Cultural Adaptation Series: Collaborating on Diabetes Peer Support in China
Patrick Tang is the newest member of the Peers for Progress Program Development Center. He will be contributing to blogs, newsletters and Peers for Progress publications. In this blog, Pat shares his first experiences in the field of peer support while working on program development for diabetes self-management in Nanjing, China.
One year ago, I traveled to Nanjing, China to work on a peer support pilot program for diabetes self-management. Under the direction of Dr. Zilin Sun and the support of the award-winning diabetes education team at Zhongda Hospital, we designed a training curriculum for peer leaders, developed Mandarin language train-the-trainer guides, and adapted process and outcome evaluation tools for the peer support program. The culmination to the summer was a weekend retreat during which we successfully trained 11 peer leaders to provide the four core functions of peer support: provide assistance in daily management, offer social and emotional support, link patients to clinical care and community resources, and provide ongoing support. Conducted over a period of two and a half days, the immersive training program combined interactive classroom sessions and lessons that were integrated into daily activities (e.g. food preparation before meals, footwear examination before exercising, blood sugar monitoring at recommended intervals).
The training curriculum focused on increasing diabetes self-management knowledge and its applications in daily management. The delivery of accurate medical information was the main priority for both clinicians and peer supporters-in-training. The diabetes education team provided hands-on training modules on nutrition, exercise, medication, foot care, and blood sugar monitoring. With this set of skills, peer leaders would be prepared to guide their peers in deciding what actions to take, describe why taking those actions are important, and most importantly, demonstrate how to integrate those practices into daily life.
Compared to peer leader training curricula developed in the West, this Chinese program placed less emphasis on teaching counseling skills, such as motivational interviewing. This can be attributed partially to cultural differences as well as the underdevelopment of counseling services in China. To address this gap, I translated and adapted materials from motivational interviewing resources to create a train-the-trainer guide for the diabetes nursing staff. The Head Nurse was especially receptive to this approach, recognizing the value it provided to peer leaders that had no prior experience interacting with patients.
I faced linguistic and cultural challenges over the course of working on the project, but the diabetes education team at Zhongda Hospital was always there to provide guidance and feedback. Their warmth and good nature made me feel instantly at ease. Furthermore, these traits enhanced their ability to connect with patients and set a model for peer leaders to emulate.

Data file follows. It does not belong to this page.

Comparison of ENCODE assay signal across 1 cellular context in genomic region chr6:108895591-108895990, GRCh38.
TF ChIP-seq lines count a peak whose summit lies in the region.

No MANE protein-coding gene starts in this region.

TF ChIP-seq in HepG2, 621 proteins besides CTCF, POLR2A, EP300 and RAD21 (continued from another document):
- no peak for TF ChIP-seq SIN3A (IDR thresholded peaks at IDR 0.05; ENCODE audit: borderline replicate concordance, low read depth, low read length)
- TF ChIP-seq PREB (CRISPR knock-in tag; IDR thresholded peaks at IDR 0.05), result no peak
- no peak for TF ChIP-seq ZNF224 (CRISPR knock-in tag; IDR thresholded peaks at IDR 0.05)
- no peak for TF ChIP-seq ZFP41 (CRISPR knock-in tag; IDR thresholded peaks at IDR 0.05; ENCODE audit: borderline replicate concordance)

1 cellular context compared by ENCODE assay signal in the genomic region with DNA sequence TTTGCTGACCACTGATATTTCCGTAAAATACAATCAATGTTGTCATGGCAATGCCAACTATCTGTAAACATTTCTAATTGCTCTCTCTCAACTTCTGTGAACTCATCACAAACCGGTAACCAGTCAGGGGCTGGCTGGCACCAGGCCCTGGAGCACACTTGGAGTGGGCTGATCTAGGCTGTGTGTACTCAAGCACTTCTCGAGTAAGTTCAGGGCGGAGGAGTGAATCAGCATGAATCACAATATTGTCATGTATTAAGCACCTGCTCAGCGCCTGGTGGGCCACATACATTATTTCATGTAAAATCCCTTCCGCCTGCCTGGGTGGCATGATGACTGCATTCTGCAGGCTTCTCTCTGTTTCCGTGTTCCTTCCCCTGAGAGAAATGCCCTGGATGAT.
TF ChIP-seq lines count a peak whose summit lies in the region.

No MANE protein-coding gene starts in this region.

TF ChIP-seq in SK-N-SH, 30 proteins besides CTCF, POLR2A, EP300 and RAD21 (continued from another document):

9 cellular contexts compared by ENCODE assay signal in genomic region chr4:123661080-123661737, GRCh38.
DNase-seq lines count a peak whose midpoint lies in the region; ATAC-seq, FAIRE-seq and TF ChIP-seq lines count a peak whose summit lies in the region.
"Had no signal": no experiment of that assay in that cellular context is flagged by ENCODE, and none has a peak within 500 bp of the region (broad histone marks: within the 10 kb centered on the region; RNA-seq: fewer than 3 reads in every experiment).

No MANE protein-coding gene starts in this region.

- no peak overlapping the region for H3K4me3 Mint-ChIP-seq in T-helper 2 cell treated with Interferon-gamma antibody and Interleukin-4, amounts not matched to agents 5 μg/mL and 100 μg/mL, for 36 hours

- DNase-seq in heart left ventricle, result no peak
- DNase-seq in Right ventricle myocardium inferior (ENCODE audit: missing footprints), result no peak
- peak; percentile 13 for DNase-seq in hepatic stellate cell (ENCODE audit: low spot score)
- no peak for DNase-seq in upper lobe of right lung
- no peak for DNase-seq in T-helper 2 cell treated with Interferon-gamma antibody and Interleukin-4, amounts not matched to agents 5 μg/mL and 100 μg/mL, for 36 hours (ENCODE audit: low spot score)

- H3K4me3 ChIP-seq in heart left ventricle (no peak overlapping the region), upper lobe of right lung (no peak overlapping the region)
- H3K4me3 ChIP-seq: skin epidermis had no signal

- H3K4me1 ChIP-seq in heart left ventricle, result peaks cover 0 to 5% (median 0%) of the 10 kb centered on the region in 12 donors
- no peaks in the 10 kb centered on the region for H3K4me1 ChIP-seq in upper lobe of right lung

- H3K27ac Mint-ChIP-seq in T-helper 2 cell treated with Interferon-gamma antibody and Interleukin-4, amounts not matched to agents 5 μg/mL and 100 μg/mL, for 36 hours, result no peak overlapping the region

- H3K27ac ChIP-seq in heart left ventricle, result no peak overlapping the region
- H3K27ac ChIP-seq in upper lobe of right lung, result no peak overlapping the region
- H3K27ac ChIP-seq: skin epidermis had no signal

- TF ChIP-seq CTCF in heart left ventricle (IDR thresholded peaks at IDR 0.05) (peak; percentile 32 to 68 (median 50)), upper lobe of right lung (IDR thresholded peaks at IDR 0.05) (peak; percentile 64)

Through observations of the peer leader training, informal one-on-one conversations with peer leaders and diabetes educators, and a focus group discussion, I learned that people with diabetes in China often have the same concerns as those in the United States, but the solutions are necessarily different. For example, changes in diet and exercise represent the greatest challenge for people managing their diabetes. The typical Chinese diet includes a variety of fruits and vegetables, but certain meals (i.e. breakfast) rely heavily on simple carbohydrates. For an older adult that has grown accustomed to eating the same breakfast for decades, even changing this one component of their diet will be a challenge. Additionally, meals are shared more often than not, which means that family and friends will play a large role in adherence to nutritional guidelines. When it comes to exercise, residential apartments often have large courtyards that lend themselves to organizing group activities. However, access to parks may be limited to those within walking distance or accessible by public transit, as the majority of residents do not own automobiles.
I also learned that the process of training peer leaders is ongoing and requires regular follow-up. Initially, peer leaders may not feel fully confident in their abilities and knowledge, possibly because they compare themselves to professional diabetes educators. Throughout the trainings, the peer leaders were instructed by seasoned health professionals that spoke confidently and naturally. I often heard peer leaders speak of the instructors with glowing praise while simultaneously expressing insecurity about their ability to lead their peers (culturally, this is a sign of humility as well as a compliment to one’s teachers). In my experience, I have found that Chinese people are inclined to defer to people with higher status or authority (as determined by education, profession, age, and gender). In order to overcome these initial insecurities, peer leaders should try to begin working in the community as soon as possible, as their confidence will be bolstered once they realize how much they know compared to the average person and how much they have to contribute.
After this valuable experience, I returned to the University of North Carolina, where I graduated in May with my Masters in Public Health. I look forward to contributing to the field of peer support in my new position as a program manager in the Program Development Center with Peers for Progress.